Mass detentions by law enforcement authorities have often snared too many innocent people, Woo said.
Britain has arrested more than 600 people on suspicion of terrorism since the Sept. 11, 2001, attacks and convicted only 15 of them. By some counts, the United States has detained more than 5,000 foreign nationals under provisions of the Patriot Act, alienating them and their families.
"Part of the war on terrorism is winning hearts and minds," said Woo, an analyst in the London office of Risk Management Solutions.
The Newark, Calif.-based consulting firm assesses catastrophe risks for the banking and insurance industries.
Minds are the specialty of Vladimir Lefebvre, a cognitive scientist at UC Irvine. The Russian-born researcher has spent his career developing ways of reducing human decision-making to mathematical equations. The work stems from a top-secret Soviet research project that Lefebvre worked on during the 1970s.
"I can compute feelings," he said with a grin.
Lefebvre's ideas are so obvious that you wonder if he might be kidding. Every person, he argues, has a view of the self that he or she uses as a tool for making decisions. That view can be influenced by the outside environment.
So, in principle, there ought to be things we can do to make terrorists feel less sure about themselves or less ardent in their beliefs. The right strategy might even make them think of themselves as something other than terrorists.
Lefebvre believes that human decision-making is so straightforward that simple equations can describe how an individual's behavior arises from his or her self-image as it is shaped by other people and the environment.
Stefan Schmidt, a New Mexico State University researcher who has worked with Lefebvre, offered a hypothetical example: Suppose terrorists were considering three points of entry into the United States -- the Pacific Northwest, the Southwest and the Northeast. Looking at the level of security on the various borders and considering other factors such as remoteness, terrorists might decide on the Southwest as the best place to cross.
Assume that border agents, on the other hand, are heavily guarding the Northeast border. They would benefit by making the Southwest seem more heavily patrolled than it really is and the Northeast appear relatively unprotected. If they did a credible job, the terrorists would incorrectly choose the most secure border as their best bet and run a much higher chance of being caught.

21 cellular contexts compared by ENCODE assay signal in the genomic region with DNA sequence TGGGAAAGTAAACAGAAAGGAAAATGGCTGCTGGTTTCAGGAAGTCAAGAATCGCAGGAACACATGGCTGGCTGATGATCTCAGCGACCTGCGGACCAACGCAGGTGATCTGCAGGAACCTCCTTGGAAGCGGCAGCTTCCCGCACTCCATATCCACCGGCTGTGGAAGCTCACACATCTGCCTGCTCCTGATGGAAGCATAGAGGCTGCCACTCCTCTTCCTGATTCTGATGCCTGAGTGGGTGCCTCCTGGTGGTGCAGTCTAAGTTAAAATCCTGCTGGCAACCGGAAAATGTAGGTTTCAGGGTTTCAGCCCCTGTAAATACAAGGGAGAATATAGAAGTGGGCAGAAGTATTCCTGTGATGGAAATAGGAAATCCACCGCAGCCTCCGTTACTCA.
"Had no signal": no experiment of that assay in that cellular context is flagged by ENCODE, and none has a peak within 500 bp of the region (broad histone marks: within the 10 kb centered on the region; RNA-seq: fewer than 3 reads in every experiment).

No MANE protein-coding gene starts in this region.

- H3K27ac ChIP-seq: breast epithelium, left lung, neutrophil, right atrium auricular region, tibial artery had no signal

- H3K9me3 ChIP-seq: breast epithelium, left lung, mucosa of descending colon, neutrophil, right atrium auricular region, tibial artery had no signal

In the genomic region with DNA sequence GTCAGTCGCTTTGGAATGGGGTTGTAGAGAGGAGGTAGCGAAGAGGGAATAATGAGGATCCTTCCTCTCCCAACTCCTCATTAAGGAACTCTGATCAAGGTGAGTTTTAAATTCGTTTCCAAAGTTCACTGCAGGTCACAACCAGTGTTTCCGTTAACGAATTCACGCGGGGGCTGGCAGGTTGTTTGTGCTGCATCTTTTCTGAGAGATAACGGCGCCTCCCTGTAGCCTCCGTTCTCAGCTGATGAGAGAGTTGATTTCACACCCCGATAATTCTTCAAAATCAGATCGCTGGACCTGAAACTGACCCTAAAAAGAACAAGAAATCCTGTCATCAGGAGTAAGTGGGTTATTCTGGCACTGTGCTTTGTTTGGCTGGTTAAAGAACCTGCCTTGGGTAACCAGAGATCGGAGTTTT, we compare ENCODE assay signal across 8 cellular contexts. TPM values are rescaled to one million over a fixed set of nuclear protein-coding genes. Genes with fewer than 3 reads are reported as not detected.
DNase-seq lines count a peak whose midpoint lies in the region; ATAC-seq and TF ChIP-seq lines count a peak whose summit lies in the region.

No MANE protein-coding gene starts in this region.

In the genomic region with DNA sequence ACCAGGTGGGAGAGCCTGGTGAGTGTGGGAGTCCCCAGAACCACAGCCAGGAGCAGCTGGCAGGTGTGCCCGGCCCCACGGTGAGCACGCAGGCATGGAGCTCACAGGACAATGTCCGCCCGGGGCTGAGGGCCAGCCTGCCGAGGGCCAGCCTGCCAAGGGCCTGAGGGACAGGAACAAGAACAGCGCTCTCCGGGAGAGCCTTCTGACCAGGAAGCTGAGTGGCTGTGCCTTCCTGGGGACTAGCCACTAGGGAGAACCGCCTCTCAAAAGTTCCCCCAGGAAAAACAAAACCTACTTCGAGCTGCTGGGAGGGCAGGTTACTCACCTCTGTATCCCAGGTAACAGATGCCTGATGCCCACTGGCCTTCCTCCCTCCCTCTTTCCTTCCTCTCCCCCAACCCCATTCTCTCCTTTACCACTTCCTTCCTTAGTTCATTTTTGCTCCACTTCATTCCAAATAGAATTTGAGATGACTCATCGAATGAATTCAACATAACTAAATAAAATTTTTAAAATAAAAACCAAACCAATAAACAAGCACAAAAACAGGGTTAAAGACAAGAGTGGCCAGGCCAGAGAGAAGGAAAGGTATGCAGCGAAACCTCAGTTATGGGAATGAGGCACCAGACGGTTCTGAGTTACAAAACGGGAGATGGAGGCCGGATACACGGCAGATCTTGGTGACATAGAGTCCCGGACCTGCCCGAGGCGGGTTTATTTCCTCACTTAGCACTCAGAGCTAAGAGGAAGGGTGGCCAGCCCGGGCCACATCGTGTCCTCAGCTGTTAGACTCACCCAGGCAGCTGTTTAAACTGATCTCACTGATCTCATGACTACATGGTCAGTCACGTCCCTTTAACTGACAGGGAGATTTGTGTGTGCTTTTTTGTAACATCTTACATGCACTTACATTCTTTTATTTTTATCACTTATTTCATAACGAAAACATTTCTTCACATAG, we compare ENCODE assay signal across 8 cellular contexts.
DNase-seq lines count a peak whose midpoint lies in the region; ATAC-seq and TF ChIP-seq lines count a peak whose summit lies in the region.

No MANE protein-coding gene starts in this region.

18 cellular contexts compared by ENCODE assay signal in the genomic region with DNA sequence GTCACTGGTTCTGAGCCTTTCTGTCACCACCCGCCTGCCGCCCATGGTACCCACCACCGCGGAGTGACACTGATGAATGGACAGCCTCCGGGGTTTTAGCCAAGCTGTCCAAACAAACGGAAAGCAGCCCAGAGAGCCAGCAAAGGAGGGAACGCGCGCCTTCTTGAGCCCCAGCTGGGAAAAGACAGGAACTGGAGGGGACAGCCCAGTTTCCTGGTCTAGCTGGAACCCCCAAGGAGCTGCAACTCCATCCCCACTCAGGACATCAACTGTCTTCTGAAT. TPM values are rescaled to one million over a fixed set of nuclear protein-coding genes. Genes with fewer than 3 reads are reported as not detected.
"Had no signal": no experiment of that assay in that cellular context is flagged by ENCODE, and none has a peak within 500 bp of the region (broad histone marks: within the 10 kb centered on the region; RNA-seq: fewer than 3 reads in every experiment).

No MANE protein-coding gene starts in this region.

Conceptually, this kind of reasoning is no different from military strategy. If you can plant an inaccurate idea in your opponent's head, you will have an advantage on the battlefield.
But actually doing that -- at least for the time being -- requires a combination of brilliance, instinct and luck that few people possess. Lefebvre would reduce the process of outwitting your opponent to a computer program.
In some ways, researchers at Carnegie Mellon University have done just that. Computer scientist Kathleen M. Carley heads a lab that tries to simulate all kinds of social groups, including terrorist organizations.
The lab has built simulations of Hamas and Al Qaeda by dumping newspaper articles and other publicly available information about the organizations into a computer database. A program then takes that information and looks for patterns and relationships between individuals. It finds weak and strong figures, power brokers, hidden relationships and people with crucial skills.
Then another program can predict what would happen if a specific individual were removed from the organization. After Israel's assassination of Hamas founder Sheik Ahmed Yassin in March, the program correctly predicted that he would be succeeded by hard-liner Abdulaziz Rantisi.
A month later, Israel assassinated Rantisi. Carley's lab predicted that Hamas political director Khaled Meshaal would succeed him and posted its pick on the Internet.
This time, Hamas declined to reveal who had taken power for fear that he too would be assassinated. But eventually it became known that Meshaal was indeed the one.
At that point, Carley said, "we were told to quit putting such predictions on the Web" by federal officials.